Dundalk man leads cleanup of Bread and Cheese Creek

  • Margaret DeRoose of Edgewater gives Matt Gephardt of Butchers Hill a hand as he removes a tire from a stream that feeds in Back River. In the background is her son, Daniel.
Margaret DeRoose of Edgewater gives Matt Gephardt of Butchers… (Kim Hairston, Baltimore…)
April 11, 2010|By Susan Reimer

When John Long was a child, there were minnows in Bread and Cheese Creek, a stream that wandered by his grandfather's house in Dundalk.

Long lives in that house now, and the stream named for the rations consumed by British and American troops on its shores during the War of 1812 is now clogged with debris - everything from shopping carts to refrigerators, tires and automobile doors.

Long, his wife, Erin, and 11-year-old daughter Tamsyn, plus nearly 100 volunteers, cleared out about a mile of the creek Saturday.

With support from Baltimore County - officials delivered a trash bin and lent the volunteers hip-waders and an amphibious vehicle to drag the heavy stuff out - the volunteers cleared out an astonishing assortment of junk that has been accumulating, Long thinks, since the 1970s.

"I want this creek to run clear again," said Long, 41, whose day job is being a contract administrator for Johns Hopkins Hospital at the National Institute on Drug Abuse.

An Eagle Scout and a tireless volunteer for a number of nonprofits, Long began the cleanup last year. A tornado had earlier blown the back of his house into the creek, and state officials threatened to fine him for "dumping."

"I walked down the creek and I was appalled," he said.

He started making calls, and Baltimore County told him it would lend him the tools for the job. He and 54 volunteers cleared three-quarters of a mile of the creek bed last year - three bins full.

This year's haul? A bathtub, two sinks, a generator, tires and about 30 shopping carts. All manner of twisted metal and broken plastic. Clothing, mattresses, part of a couch, a swing set and about four bikes.

Bread and Cheese Creek feeds Back River, which empties into the Chesapeake Bay. "You have to get the stuff here," Long said, "or it ends up in the bay."

On Friday, Long and friends used chain saws to cut away tree branches that were trapping debris at seven spots in the section of creek they hoped to clear the next day. "It was like cutting away beaver dams," he said.

Saturday, the youngest volunteers - clearly gleeful to be playing in the sunshine and the water - picked up the smallest bits of garbage: plastic bags, clothing, smaller pieces of twisted metal and plastic, fast-food garbage and bottles, much of which had washed into the stream from the streets above.

Teens, racking up the service hours required by high schools, did the heavier jobs, carrying garbage bags loaded with brick, tiles and junk that was beyond recognition.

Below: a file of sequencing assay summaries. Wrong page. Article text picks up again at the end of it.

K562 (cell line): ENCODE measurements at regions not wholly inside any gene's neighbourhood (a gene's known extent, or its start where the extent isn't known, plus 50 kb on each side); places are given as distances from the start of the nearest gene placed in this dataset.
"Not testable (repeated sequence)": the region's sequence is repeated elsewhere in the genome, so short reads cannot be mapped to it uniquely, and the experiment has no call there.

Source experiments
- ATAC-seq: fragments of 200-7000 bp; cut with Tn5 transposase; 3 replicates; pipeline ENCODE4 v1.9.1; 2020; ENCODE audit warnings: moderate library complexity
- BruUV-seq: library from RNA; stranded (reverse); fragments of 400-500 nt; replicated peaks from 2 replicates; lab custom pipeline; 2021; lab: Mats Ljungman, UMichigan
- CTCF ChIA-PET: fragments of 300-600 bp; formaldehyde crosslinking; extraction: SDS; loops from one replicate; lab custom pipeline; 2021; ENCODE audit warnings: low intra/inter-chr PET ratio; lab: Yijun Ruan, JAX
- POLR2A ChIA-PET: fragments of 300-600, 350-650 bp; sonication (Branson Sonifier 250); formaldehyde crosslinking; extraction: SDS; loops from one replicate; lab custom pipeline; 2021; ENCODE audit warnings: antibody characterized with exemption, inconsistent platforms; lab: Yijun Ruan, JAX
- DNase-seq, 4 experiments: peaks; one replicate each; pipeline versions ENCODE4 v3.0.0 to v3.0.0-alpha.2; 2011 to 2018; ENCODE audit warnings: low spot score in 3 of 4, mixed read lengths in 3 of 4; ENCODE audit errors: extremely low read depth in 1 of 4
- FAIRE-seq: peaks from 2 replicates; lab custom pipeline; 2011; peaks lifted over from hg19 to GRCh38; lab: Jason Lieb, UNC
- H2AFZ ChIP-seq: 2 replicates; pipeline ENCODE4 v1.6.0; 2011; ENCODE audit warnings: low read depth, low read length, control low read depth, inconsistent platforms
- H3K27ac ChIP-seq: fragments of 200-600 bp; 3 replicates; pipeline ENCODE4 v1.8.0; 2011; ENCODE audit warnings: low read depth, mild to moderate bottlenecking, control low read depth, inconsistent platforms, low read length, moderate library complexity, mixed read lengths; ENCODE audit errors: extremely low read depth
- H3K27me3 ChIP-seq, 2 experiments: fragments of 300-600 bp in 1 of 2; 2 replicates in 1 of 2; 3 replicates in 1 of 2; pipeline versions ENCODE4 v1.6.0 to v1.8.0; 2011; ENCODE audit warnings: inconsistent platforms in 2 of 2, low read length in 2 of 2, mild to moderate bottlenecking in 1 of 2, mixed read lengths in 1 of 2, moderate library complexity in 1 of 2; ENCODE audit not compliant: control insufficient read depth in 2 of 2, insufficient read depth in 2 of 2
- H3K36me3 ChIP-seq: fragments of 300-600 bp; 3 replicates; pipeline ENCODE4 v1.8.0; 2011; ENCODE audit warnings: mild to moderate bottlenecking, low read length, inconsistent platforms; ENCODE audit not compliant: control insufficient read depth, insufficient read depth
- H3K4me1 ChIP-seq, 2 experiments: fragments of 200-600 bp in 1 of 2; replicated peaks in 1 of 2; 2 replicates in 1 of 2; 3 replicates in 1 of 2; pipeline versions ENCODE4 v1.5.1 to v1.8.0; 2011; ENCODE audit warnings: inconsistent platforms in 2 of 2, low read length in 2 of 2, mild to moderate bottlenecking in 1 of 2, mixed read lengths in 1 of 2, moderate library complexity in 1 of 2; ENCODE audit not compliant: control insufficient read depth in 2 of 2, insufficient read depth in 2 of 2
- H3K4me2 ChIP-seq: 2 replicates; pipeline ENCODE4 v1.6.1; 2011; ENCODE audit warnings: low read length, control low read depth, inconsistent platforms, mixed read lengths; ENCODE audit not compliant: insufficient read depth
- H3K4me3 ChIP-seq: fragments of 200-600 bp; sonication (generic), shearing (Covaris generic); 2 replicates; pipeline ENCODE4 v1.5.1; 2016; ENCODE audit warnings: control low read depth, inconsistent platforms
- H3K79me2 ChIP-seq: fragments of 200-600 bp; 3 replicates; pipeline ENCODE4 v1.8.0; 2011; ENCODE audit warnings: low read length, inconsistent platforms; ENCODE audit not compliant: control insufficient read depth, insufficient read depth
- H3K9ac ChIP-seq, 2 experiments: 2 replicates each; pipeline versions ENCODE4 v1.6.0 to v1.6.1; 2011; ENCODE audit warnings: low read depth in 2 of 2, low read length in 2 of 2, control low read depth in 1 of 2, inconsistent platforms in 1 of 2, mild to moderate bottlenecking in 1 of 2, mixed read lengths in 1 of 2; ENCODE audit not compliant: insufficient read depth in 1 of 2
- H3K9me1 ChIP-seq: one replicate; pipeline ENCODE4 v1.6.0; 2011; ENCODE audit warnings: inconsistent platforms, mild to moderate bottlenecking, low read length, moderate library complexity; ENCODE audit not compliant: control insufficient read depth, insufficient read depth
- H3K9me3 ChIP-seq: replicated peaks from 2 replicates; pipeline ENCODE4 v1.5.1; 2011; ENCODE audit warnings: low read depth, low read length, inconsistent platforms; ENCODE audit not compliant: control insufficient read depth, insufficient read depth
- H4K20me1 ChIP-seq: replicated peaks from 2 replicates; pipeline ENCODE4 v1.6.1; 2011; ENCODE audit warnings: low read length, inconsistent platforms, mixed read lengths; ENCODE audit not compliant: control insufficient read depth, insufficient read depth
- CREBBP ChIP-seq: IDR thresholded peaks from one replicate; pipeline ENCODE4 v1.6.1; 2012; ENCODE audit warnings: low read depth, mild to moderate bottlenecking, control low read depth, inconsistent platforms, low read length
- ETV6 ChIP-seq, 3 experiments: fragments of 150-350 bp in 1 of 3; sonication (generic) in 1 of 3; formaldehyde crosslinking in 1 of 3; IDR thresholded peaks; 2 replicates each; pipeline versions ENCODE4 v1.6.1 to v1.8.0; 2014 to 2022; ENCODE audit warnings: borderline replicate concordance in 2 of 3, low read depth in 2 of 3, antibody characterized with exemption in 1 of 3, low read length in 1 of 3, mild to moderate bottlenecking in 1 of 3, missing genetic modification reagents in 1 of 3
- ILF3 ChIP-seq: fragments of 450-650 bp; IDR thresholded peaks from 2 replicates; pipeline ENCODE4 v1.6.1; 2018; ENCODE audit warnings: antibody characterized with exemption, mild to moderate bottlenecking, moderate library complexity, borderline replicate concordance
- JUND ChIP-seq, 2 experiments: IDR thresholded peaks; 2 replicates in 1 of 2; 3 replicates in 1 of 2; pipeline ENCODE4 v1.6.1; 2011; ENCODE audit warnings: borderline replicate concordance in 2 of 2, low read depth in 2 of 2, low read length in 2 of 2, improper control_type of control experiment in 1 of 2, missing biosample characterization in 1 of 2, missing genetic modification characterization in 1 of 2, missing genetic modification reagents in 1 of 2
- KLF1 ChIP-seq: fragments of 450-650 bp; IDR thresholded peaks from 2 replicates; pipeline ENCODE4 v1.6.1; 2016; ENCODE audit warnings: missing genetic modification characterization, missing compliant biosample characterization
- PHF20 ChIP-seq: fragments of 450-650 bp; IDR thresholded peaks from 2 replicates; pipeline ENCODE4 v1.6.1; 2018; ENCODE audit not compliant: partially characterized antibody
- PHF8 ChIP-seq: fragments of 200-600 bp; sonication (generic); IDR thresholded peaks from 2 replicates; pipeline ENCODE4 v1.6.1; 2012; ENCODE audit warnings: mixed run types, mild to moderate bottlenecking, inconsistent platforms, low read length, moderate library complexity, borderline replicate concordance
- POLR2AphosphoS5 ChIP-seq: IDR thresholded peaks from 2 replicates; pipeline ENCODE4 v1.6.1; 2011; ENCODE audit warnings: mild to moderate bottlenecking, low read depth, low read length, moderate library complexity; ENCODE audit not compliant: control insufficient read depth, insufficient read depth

Other volunteers, led by a well-known Ravens fan and volunteer Wes Hensen, aka "Captain Dee-fense," rigged ropes over the side of the tiny Plainfield Street Bridge to haul the debris up to the bins.

Matthew Wadsworth, a member of the ROTC at Patapsco High, used a hatchet to clear branches from a path volunteers were using to traverse the length of the creek. He said he had found what he thought to be a shelter built by a homeless person, and it upset him to clear away the soaking cardboard, mattress and clothes.

"It sounds mean, but it wasn't a place a person could have come back to," he said. "We took away the bottles and the bad stuff."

At one point, Long discovered what he thought might have been someone's workshop, complete with tools, motors, a fan and a generator. Another resident wondered why people dump debris.

"How can you do that with a clean conscience, when you live in a county that lets you into the dump for free and everybody on your street has a pickup truck?" asked Jennifer Bedell, who was working with her 13-year-old daughter, Jenna.

Cambridge Iron and Metal delivered a bid to collect the scrap metal and promised Long it would contribute any salvage money to his efforts. Most of the $1,500 he spent on everything from food to portable toilet rental came out of his pocket. He even corralled his mother, Kathy, and his father, John, to help organize the volunteers and keep them fed.

Still left to be done next year? Another couple of miles of stream.

"It's 3.71 miles long," said Long, who has waded through just about all of it by now. "It's going to be pristine again someday."

Baltimore Sun Articles
Please note the green-lined linked article text has been applied commercially without any involvement from our newsroom editors, reporters or any other editorial staff.